That’s one pricey Aspen parking lot
ASPEN ” One of the most expensive and largest pieces of property in downtown Aspen is about to be sold.
A deal is on the verge of closing for the 15,000-square-foot, $39-million property, said Mark Wyman, a real estate broker with The Fleischer Co., which is handling the listing.
Wyman said he is days away from closing the deal, which includes the large parking lot on the corner of Hunter Street and Hyman Avenue, the old Benton Building next to it and Little Annie’s Eating House. The property has been listed since August.
Recently new to the offering is the Little Annie’s business, in which the property owner, Ed Dingilian, has a stake.
“The business has been aggregated with the offering, giving the buyer the greatest opportunity possible to preserve that charming place,” Wyman said. “It is reflective of Ed’s desire to try and preserve it.”
Although two interested parties are preparing to close on the property, Wyman has recently purchased full-page newspaper ads marketing the land as a “legacy property.”
The local advertising blitz is an attempt to reach the billionaires who have connections to Aspen and are in town during the holidays.
“Billionaires have different motivations and fewer constraints,” Wyman said.
Wyman and Dingilian, however, are banking on the individuals who already are lined up and have been in negotiations for weeks. That’s because they share the same goals for the property, which is envisioned to be a public-private, mixed-use development beyond anything that’s ever been contemplated in downtown Aspen.
“It’s our belief that this project, in this location and this size will allow smart growth to win out over no growth,” Wyman said. “It’s a vital piece of the puzzle that is our downtown core.”
The developers sought are being sold on the property’s potential, which includes subterranean commercial and retail space that’s three or four times the square footage of what’s allowed on the street level. It could include museum space, anticipated to be occupied by the Aspen Art Museum, as well as public and private office and retail space, and restaurants and locally-serving businesses. Public parking also would be available below grade.
The corner property has three access points that could lead to public rights of way underneath city-owned streets on Hunter and Hyman.
“This project is big enough to go several stories below grade,” Wyman said. “Public rights of way in town are underutilized and with a site this large, there could be phenomenal use of below-grade space that could have public amenities, restaurants, a museum with prime location and access.”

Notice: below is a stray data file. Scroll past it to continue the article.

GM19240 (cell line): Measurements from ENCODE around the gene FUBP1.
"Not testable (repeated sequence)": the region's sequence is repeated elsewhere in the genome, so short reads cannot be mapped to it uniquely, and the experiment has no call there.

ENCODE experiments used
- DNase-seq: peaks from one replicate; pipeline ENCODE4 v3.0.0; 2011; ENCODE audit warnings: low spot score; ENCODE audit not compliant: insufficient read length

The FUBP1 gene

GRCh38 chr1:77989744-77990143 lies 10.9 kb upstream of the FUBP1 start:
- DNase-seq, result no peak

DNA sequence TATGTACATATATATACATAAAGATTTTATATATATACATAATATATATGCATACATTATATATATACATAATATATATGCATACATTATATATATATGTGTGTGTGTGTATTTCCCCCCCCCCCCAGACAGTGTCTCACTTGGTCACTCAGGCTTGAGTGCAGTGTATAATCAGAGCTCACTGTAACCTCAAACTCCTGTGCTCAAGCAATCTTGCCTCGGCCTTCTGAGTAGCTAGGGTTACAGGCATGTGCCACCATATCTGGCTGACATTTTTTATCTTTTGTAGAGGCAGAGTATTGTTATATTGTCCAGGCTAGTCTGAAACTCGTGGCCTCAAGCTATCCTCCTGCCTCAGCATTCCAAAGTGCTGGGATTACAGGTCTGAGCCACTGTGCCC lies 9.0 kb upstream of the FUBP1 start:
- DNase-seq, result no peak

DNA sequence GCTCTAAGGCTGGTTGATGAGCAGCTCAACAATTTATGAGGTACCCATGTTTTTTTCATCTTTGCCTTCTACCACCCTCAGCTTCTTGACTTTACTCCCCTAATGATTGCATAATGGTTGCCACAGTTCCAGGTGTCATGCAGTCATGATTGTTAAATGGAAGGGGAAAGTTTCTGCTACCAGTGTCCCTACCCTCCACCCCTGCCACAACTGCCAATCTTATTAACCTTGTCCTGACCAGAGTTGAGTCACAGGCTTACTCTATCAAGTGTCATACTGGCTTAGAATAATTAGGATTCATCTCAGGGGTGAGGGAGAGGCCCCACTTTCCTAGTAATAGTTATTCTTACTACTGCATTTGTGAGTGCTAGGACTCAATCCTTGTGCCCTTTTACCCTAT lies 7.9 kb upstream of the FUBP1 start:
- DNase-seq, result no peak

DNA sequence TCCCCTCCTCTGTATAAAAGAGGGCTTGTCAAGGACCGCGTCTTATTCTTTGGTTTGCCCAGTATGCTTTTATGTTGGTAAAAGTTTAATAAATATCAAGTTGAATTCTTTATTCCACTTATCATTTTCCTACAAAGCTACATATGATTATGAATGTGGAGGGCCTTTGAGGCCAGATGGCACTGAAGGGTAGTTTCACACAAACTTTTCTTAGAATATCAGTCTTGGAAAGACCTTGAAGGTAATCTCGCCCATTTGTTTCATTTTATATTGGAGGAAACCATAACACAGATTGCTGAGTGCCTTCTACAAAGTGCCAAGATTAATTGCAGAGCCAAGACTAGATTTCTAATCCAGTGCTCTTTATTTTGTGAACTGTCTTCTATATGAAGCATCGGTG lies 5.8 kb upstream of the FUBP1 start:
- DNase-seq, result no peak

Offering more affordable housing, parking and locally serving businesses are stated goals within the community, and future development at the corner of Hunter and Hyman could fit the bill for all of those needs, plus more, Wyman said.
“This is a tremendous opportunity in civic and community development,” he said. “I think this property has such opportunity to exercise great concepts and we believe to our core the right plan will attract overwhelming support.”
Dingilian and Wyman believe the right project also will win over the Aspen City Council, despite that it has voted down some major land-use applications in recent months and is perceived a slow-growth council.
“This project would be far more inspiring and compelling than the projects the City Council has been forced to review in their first few months of being in power,” Wyman said. “We are so fortunate to have this property at this time.
“This thing could be utterly awesome and something that the community could be so proud of.”
The team assembled to market the property say they have gone to the ends of the earth to find a buyer who shares Dingilian’s vision of creating a development that’s designed to leave a legacy for decades to come. The property has been advertised in publications around the world, including the global editions of the Wall Street Journal, Economist Magazine and the Hong Kong Times.
“We’ve meet some extraordinary people from all over the world and the interest has been phenomenal,” Wyman said, adding many trustees and supporters of the Aspen Institute also have been tapped to gauge their interest in the property.
The land is zoned for uses allowed in the commercial core, which include retail, restaurant and offices on the ground floor, and lodging and residential on the upper floors, according to city codes. That means timeshares, fractionals, condominiums or apartments are allowed on the second and third floors.
Wyman said free-market residential and commercial would serve as the economic engine to pay for the community amenities envisioned.
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